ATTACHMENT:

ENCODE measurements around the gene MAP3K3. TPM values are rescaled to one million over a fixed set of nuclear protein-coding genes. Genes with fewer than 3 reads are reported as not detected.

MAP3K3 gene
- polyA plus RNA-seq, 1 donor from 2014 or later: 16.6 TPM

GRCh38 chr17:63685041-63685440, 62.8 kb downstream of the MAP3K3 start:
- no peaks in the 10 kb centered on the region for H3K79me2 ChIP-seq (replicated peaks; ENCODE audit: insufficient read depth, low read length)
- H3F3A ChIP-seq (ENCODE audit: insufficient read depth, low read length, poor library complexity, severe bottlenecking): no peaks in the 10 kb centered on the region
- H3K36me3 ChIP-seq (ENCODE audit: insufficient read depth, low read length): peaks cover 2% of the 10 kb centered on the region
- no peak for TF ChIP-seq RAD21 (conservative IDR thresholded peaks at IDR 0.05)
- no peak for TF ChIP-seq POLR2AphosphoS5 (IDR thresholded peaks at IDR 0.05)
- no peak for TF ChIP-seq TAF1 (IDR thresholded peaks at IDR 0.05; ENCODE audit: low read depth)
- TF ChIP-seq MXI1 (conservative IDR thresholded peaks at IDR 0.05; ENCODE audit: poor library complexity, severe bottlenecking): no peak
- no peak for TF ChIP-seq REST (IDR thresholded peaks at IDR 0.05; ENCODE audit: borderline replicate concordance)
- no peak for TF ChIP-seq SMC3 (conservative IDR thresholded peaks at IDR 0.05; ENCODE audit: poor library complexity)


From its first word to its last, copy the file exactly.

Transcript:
ENCODE measurements around the gene MAP3K3. TPM values are rescaled to one million over a fixed set of nuclear protein-coding genes. Genes with fewer than 3 reads are reported as not detected.

MAP3K3 gene
- polyA plus RNA-seq, 1 donor from 2014 or later: 16.6 TPM

GRCh38 chr17:63685041-63685440, 62.8 kb downstream of the MAP3K3 start:
- no peaks in the 10 kb centered on the region for H3K79me2 ChIP-seq (replicated peaks; ENCODE audit: insufficient read depth, low read length)
- H3F3A ChIP-seq (ENCODE audit: insufficient read depth, low read length, poor library complexity, severe bottlenecking): no peaks in the 10 kb centered on the region
- H3K36me3 ChIP-seq (ENCODE audit: insufficient read depth, low read length): peaks cover 2% of the 10 kb centered on the region
- no peak for TF ChIP-seq RAD21 (conservative IDR thresholded peaks at IDR 0.05)
- no peak for TF ChIP-seq POLR2AphosphoS5 (IDR thresholded peaks at IDR 0.05)
- no peak for TF ChIP-seq TAF1 (IDR thresholded peaks at IDR 0.05; ENCODE audit: low read depth)
- TF ChIP-seq MXI1 (conservative IDR thresholded peaks at IDR 0.05; ENCODE audit: poor library complexity, severe bottlenecking): no peak
- no peak for TF ChIP-seq REST (IDR thresholded peaks at IDR 0.05; ENCODE audit: borderline replicate concordance)
- no peak for TF ChIP-seq SMC3 (conservative IDR thresholded peaks at IDR 0.05; ENCODE audit: poor library complexity)